In search of a great pumpkin

Opening of local patches heralds autumn tradition

By Paris Achen, Columbian courts reporter

Published:

 

Pumpkin patches Now Open

La Center Farms Pumpkin Patch, 31215 N.E. 40th Ave., La Center.

10 a.m. to 4 p.m. Saturdays and Sundays through Oct. 30.

Admission is free. Pumpkin prices vary by size.

Call 360-573-8965.

Pomeroy Living History Farm, 20902 N.E. Lucia Falls Road, Yacolt.

10 a.m. to 5 p.m. Saturdays and 1 p.m. to 5 p.m. Sundays through Oct. 30.

Admission is $6 for adults, $4 for ages 3-11. Pumpkin prices are $1 and up. Call 360-686-3537 or visit pomeroyfarm.org.

Tickled by a steady mist of rain, 7-year-old Morgan Cain bolted into the pumpkin patch at Yacolt’s Pomeroy Living History Farm on Sunday and claimed a symmetrical pumpkin. Then, she hiked it to the edge of the patch and plopped it into a wheelbarrow.

“Wow, it’s really nice, honey,” said her mom, Sandy Cain.

Rain on Sunday ushered in one of fall’s first rituals: selecting a pumpkin to decorate for Halloween. But it didn’t stop a stream of families who visited the farm on its opening weekend Saturday and Sunday.

Over the weekend, both Pomeroy farm and La Center Farms opened up their pumpkin patches for the first time this year to families. In addition to pumpkin patches, the farms offered a variety of other family-friendly activities that delighted both children and adults.

Visitors at Pomeroy reached the farm’s pumpkin patch by a tractor-pulled covered wagon with hay bale seats. On the way back to the main grounds, they were given a tour of “Pumpkin Lane,” where characters from fairy tales, popular culture and artists’ imaginations were depicted with pumpkin heads, including the Grinch from the book by Dr. Seuss and Rapunzel.

“Santa Claus,” one child shouted. With a closer glance, he said, “No, that’s the Grinch.”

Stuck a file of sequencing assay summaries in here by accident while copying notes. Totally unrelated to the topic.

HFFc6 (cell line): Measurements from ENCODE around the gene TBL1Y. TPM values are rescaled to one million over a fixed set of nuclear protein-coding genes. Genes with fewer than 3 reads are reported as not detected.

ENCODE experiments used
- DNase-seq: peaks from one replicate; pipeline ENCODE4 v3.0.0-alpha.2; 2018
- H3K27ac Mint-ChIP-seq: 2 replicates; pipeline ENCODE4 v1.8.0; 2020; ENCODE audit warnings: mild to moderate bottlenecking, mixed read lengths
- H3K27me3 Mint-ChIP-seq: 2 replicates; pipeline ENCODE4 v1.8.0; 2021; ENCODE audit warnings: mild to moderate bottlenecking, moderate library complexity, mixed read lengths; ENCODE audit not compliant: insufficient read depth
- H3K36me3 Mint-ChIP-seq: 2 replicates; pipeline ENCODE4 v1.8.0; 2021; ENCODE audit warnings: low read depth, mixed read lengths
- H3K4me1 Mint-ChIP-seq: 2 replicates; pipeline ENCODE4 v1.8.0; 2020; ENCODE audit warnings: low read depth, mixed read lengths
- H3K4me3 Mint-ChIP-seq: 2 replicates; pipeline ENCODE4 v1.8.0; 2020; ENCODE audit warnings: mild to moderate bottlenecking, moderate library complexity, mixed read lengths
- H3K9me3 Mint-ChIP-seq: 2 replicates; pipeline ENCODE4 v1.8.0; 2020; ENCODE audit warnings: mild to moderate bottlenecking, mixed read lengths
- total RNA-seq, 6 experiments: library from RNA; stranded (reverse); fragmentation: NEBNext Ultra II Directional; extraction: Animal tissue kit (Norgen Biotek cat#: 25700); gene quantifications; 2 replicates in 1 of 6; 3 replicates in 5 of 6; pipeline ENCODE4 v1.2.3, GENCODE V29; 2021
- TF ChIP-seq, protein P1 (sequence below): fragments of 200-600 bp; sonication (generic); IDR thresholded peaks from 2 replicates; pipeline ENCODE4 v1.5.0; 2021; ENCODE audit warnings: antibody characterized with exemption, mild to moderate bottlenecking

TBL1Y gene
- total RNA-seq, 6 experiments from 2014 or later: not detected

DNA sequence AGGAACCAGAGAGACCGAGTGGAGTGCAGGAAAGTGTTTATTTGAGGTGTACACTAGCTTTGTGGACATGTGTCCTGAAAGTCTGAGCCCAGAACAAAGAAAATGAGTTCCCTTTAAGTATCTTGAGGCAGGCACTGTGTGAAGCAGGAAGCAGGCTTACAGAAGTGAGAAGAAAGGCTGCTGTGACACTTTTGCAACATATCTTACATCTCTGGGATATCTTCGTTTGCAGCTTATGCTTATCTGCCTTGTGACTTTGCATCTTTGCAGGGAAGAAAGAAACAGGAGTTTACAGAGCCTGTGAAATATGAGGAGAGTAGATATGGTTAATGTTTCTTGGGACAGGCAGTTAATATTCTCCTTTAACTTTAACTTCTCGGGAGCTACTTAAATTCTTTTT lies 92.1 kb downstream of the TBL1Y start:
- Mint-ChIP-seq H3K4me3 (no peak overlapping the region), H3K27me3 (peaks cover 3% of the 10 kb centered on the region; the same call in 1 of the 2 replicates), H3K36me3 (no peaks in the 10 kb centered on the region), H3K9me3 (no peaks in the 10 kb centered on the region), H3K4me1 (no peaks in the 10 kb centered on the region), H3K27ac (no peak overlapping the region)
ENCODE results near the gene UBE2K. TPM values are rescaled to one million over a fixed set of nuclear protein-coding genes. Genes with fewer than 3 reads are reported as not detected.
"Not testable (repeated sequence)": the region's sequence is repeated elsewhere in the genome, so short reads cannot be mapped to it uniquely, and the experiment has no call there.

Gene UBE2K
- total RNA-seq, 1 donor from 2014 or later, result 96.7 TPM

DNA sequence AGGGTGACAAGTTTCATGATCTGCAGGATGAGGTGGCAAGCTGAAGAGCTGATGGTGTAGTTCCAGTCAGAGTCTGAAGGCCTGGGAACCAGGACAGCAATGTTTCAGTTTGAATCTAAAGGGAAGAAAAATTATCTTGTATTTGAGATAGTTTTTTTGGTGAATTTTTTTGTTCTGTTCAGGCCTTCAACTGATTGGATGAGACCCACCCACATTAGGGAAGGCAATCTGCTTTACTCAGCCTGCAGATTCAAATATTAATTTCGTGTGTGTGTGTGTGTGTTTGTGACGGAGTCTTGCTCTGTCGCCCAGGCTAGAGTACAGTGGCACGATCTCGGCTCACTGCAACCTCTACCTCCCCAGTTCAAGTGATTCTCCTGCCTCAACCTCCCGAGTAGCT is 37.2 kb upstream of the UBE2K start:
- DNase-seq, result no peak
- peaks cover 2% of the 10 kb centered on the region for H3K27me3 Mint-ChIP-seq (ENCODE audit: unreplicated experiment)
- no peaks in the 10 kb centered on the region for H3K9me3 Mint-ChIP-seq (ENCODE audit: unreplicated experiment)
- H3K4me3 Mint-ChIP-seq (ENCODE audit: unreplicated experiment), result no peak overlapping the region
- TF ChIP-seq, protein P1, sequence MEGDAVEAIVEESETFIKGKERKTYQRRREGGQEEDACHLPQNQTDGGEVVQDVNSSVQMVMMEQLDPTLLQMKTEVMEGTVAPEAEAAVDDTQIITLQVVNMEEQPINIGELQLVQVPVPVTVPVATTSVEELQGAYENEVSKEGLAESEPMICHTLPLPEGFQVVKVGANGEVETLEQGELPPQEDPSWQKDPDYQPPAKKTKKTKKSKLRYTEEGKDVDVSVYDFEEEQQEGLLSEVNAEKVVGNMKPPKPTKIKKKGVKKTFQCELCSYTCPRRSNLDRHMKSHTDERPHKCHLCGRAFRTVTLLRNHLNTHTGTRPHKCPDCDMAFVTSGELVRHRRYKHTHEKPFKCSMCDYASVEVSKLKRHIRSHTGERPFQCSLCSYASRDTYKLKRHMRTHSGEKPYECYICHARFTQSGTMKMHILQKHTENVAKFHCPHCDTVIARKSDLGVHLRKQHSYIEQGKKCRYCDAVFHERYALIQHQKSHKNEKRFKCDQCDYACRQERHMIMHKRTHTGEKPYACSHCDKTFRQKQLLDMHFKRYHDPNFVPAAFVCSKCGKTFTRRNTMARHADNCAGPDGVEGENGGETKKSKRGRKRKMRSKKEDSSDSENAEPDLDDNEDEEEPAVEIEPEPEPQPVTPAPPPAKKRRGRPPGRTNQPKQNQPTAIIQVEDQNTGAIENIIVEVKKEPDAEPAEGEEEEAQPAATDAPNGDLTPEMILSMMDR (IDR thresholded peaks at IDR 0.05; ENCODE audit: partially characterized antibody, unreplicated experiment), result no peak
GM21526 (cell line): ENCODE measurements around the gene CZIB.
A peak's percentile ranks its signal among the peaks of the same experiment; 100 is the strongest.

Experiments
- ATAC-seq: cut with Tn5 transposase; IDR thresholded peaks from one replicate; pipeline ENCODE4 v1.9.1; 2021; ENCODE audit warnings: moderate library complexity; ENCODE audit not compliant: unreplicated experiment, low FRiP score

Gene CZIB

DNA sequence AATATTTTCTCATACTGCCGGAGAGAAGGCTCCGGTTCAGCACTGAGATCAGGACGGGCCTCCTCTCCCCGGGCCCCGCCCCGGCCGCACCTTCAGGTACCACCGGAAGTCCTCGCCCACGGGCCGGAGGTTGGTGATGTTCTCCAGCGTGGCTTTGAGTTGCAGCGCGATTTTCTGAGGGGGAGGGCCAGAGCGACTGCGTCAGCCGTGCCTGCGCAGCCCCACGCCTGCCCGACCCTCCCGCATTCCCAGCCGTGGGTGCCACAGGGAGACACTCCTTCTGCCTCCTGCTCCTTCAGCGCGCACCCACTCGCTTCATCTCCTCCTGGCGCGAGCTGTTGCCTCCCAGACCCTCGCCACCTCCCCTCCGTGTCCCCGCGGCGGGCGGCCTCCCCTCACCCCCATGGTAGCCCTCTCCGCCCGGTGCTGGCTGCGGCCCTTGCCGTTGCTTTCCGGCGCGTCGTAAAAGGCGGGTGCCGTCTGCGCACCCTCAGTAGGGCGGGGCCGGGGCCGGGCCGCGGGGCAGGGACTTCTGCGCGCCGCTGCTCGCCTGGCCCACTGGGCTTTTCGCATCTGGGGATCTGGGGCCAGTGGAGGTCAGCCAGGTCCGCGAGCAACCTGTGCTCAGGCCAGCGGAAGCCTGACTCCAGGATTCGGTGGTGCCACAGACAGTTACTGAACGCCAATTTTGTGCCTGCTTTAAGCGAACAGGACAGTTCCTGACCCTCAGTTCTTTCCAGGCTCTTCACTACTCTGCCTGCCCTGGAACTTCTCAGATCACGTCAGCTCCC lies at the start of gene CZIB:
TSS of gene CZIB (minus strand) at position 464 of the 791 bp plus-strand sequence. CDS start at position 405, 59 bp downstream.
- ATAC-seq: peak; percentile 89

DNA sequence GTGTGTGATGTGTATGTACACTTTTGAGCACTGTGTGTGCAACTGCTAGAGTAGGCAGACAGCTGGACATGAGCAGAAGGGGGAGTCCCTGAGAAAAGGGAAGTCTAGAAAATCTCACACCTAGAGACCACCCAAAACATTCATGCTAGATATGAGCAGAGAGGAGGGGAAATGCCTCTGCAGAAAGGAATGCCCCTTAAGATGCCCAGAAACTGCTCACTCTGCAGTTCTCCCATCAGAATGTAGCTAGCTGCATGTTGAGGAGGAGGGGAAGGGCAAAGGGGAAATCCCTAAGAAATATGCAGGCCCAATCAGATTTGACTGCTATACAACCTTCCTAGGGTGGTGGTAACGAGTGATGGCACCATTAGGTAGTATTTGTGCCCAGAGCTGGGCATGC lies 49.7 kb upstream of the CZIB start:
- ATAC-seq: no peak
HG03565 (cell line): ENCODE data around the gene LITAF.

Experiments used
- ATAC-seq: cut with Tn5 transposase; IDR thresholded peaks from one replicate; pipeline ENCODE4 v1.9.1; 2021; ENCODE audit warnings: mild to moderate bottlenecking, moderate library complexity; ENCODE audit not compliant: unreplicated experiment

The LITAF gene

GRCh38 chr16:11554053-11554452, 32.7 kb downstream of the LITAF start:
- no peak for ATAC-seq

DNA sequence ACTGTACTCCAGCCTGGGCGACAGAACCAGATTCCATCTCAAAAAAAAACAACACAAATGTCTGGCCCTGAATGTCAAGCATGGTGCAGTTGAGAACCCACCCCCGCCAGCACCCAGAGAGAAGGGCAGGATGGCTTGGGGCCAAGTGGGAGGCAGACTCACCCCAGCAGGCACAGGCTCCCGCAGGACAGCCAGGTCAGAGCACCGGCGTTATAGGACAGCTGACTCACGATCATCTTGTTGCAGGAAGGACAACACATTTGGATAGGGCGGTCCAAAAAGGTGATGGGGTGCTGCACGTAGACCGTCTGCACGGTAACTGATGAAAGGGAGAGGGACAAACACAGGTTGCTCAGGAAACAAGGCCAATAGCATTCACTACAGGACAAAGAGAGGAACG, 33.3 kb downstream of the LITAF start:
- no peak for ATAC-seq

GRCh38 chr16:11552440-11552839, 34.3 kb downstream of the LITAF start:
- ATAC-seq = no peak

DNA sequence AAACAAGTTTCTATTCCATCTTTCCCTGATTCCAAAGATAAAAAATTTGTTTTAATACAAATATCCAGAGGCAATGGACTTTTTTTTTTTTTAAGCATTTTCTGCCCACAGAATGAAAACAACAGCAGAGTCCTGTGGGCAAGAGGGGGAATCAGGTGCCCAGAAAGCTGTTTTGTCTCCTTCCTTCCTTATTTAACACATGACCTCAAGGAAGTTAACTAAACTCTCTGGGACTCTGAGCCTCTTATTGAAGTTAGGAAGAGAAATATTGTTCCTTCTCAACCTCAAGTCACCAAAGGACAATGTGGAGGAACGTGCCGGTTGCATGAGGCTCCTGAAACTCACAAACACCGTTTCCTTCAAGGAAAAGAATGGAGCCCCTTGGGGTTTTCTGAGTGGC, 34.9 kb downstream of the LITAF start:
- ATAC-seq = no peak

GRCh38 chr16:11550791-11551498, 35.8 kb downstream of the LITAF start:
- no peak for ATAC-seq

Battle Ground resident Carmen Maunu, who came to the farm with her husband and three children, found inspiration in the display for her own pumpkin-decorating endeavor, which she and her family will start on later this week.

“I like the idea of using the stem as the nose,” Maunu commented. “That’s a neat idea.”

The nonprofit living history farm also offered a hay bale maze, a reenactment of a Civil War encampment, log house tours, pumpkin pie and live music and vocals by Amboy guitarist Wayne Hoffman.

The weekend festivities set the stage for other fall rituals in the coming days. The Cain family planned to decorate their pumpkins and eat roasted pumpkin seeds during an upcoming football game on television.

Sunday was the Maunu family’s first visit to the farm. Maunu learned about the farm after the school her 6-year-old son Garrett attends scheduled a field trip there for later this year.

“We wanted to go to a pumpkin patch, so we chose here,” Maunu said.

For other families, the farm is an annual tradition. The Cain family has been visiting the farm almost every year since their son, Griffin, 10, was born.

The founder of the farm’s living history program, Bob Brink, was Sandy Cain’s teacher when she attended Gaiser Middle School.

Brink left the Vancouver School District in 1989 to start the program, which draws 3,000 to 4,000 children on school field trips each year.

Paris Achen: 360-735-4551; http://www.twitter.com/Col_Trends; http://www.facebook.com/ColTrends; paris.achen@columbian.com.